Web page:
Tampa, Florida - Hassan Shibly, the executive director of the Council on American Islamic Relations, says he has one goal when speaking before a group: "We hope by clearing up these misconceptions, we can build a healthier, safer community."
Shibly says that was his goal when speaking to students in a history class at Steinbrenner High School on November 29.
"The students are curious. They had heard so much negativity about Islam," Shibly says. "We tell them Islam condemns terrorism, that there's no room for terrorist in Islam... they asked good questions, hard questions, tough questions. We had a good dialogue and conversation."
Shibly has received letters from students, thanking him for his visit.
But that visit generated close to 4,000 emails to the school district, mostly opposing Shibly's visit. School district officials say more than 3,500 of the emails are a standard letter, and less than half (1,672) are unique email addresses.
District officials say the letter is apparently generated by the Florida Family Association, led by David Caton. He says he's not opposed to students learning about Islam, but to CAIR being the representative.
"I'm opposed to CAIR presenting Islam in the schools. CAIR should not be a vehicle of education for schools, given their track record their representations they have made throughout the country with regards to being apologetic for terrorists. This is outrageous," says Caton.
Some emails support the teacher's choice for a speaker, calling Caton the "extremist" and referring to those who think like him "bigoted followers."
"It's very clear Caton has a not a hidden agenda, but an open anti-Muslim agenda. He hates Islam. He hates Muslim," says Shibly.
Caton's Florida Family Association is the same group that made headlines last month when it attacked the TLC reality show "All American Muslim" and successfully got Lowe's to pull its advertising from the program.
The lesson on Islam is part of the Sunshine State Standards. It's a guide for teachers on what kids should be learning. The standards include lessons on Judaism and Christianity as part of a class on World History and Religions.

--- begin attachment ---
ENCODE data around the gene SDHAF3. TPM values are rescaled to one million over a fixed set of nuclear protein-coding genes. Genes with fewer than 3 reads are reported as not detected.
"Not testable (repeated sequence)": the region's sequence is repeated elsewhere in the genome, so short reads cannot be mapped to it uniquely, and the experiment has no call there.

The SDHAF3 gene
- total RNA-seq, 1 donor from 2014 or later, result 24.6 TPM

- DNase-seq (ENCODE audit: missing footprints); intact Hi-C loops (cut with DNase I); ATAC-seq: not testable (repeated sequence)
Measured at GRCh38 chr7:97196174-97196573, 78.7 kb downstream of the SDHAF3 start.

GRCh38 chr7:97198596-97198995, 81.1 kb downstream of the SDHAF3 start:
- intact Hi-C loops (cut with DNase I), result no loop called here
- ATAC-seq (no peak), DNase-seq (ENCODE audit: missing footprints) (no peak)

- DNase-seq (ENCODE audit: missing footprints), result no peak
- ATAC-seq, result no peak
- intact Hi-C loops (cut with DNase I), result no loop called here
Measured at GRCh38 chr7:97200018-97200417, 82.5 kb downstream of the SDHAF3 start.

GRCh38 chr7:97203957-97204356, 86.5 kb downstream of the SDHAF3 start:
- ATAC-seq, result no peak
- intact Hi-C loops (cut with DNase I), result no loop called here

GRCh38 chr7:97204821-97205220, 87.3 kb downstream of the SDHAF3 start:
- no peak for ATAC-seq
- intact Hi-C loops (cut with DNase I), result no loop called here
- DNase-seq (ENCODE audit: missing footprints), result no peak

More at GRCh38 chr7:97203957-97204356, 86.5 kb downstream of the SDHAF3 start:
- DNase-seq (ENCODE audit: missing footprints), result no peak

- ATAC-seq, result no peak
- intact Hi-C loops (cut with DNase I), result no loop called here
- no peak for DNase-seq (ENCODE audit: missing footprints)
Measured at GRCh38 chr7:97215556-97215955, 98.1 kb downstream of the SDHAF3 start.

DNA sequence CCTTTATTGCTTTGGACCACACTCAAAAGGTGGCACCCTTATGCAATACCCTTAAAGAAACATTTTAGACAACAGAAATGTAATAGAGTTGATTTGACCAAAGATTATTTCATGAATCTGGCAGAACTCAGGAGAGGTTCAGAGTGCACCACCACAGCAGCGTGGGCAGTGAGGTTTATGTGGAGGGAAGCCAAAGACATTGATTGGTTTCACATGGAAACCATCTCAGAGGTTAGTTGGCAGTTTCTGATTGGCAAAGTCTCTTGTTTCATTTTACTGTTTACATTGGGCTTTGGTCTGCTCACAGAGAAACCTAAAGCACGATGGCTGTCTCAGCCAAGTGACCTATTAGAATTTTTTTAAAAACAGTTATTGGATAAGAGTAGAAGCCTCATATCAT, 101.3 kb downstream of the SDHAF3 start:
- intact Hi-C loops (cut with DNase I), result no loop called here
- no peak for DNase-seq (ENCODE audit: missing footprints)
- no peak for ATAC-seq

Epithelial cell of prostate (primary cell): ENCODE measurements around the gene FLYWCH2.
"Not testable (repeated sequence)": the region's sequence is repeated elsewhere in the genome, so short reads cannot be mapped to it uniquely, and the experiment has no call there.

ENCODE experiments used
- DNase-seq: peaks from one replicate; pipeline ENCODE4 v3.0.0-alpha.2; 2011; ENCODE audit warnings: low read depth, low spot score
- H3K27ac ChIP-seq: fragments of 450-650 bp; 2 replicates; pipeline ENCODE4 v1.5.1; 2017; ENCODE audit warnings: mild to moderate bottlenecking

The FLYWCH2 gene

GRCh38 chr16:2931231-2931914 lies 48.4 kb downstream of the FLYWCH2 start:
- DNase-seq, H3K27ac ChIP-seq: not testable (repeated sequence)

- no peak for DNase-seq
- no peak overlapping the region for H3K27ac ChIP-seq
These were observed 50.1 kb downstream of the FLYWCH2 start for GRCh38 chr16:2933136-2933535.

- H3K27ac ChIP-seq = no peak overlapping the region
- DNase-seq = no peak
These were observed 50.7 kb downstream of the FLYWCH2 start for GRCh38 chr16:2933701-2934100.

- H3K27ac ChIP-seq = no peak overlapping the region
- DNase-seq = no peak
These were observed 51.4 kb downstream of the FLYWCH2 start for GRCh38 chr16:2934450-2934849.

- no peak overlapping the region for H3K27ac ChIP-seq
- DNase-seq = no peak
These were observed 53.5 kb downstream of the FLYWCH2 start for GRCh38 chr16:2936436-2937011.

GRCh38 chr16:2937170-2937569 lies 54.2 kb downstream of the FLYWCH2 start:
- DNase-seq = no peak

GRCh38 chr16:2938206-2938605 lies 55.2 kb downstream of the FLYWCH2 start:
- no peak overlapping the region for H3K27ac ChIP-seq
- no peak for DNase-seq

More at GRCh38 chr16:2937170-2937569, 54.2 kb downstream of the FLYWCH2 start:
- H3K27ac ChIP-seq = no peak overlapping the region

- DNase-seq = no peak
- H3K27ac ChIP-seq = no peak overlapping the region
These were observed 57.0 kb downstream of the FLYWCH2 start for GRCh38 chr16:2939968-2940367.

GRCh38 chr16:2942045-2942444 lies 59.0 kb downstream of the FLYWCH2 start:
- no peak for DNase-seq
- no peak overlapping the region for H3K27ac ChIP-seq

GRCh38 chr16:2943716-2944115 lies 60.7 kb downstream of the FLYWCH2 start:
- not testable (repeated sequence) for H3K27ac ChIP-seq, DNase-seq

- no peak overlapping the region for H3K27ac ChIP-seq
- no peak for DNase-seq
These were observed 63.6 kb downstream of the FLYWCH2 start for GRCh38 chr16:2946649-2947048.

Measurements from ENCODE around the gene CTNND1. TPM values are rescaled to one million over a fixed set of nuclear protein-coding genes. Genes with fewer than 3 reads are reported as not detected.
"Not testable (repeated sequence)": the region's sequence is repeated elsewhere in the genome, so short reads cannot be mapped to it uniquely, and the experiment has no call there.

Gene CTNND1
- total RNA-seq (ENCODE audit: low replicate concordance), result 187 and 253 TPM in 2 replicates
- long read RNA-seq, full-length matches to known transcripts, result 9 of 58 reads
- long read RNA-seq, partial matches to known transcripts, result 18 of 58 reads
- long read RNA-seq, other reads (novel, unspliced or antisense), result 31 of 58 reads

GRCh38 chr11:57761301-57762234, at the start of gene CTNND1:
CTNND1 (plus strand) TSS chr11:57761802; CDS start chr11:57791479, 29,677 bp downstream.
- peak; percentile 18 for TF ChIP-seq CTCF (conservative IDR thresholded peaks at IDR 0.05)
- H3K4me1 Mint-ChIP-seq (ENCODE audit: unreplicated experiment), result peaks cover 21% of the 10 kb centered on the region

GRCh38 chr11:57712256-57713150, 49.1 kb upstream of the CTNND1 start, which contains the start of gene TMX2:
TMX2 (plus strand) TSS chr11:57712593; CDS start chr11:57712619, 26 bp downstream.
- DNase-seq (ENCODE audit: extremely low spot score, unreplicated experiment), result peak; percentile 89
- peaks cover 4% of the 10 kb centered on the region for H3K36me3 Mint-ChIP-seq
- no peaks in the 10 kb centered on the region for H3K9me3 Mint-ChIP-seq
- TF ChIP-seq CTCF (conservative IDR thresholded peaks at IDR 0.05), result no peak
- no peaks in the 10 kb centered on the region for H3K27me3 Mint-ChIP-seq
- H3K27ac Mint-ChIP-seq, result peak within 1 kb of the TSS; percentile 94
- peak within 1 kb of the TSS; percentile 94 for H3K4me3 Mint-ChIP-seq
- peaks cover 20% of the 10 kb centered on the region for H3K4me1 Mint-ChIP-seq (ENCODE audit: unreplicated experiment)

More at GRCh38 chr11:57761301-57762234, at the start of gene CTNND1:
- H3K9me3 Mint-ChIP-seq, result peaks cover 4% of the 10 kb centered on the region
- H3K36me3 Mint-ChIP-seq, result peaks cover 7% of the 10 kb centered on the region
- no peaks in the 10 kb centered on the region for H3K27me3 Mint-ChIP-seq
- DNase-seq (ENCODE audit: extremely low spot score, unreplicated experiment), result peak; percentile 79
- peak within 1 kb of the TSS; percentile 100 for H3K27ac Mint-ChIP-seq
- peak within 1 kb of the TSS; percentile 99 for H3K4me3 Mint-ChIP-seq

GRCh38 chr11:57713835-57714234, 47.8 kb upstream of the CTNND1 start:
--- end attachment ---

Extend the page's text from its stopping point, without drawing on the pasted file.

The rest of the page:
Hillsborough School district officials say it's up to the teacher to pick the speakers for her class.
"We trust the judgment of the classroom teacher to make a wise choice in not only picking a speaker, but in deciding the learning activity students will be engaged in or how they are going to be tested," says Dennis Holt, Supervisor of High School Social Studies for the Hillsborough School District.
Holt says a teacher will pick a speaker based on the students' needs. "Does the content the speaker bring appropriate to the lesson? Is it something that will extend student knowledge deepens their understanding of a topic as was this case?" explains Holt.
But was Shibly a good choice? Holt says, "I believe the teacher would say yes."
Holt says the speaker is given instructions by the teacher on what topics to discuss related to the classroom studies. Holt says the teacher stays in the classroom to monitor the conversation and make sure the speaker stays on topic and does not preach to the students.
"If that was happening, that's the point the teacher would step in and end the conversation," says Holt.
Caton says the school district is walking a fine legal line. He says, "If the school district allows Islam to be taught in the schools they are obligated under the law to all faiths to present equal time on their faiths."
District officials say students do hear from speakers of other faiths when studying subjects such as World History and Religions.
CAIR's executive director's message to students and the community, "We have a lot more in common than divides us. We should love and respect each other as Americans. We all have the same hopes, same fears, we need to be united as a community despite our differences and respect each other despite our differences."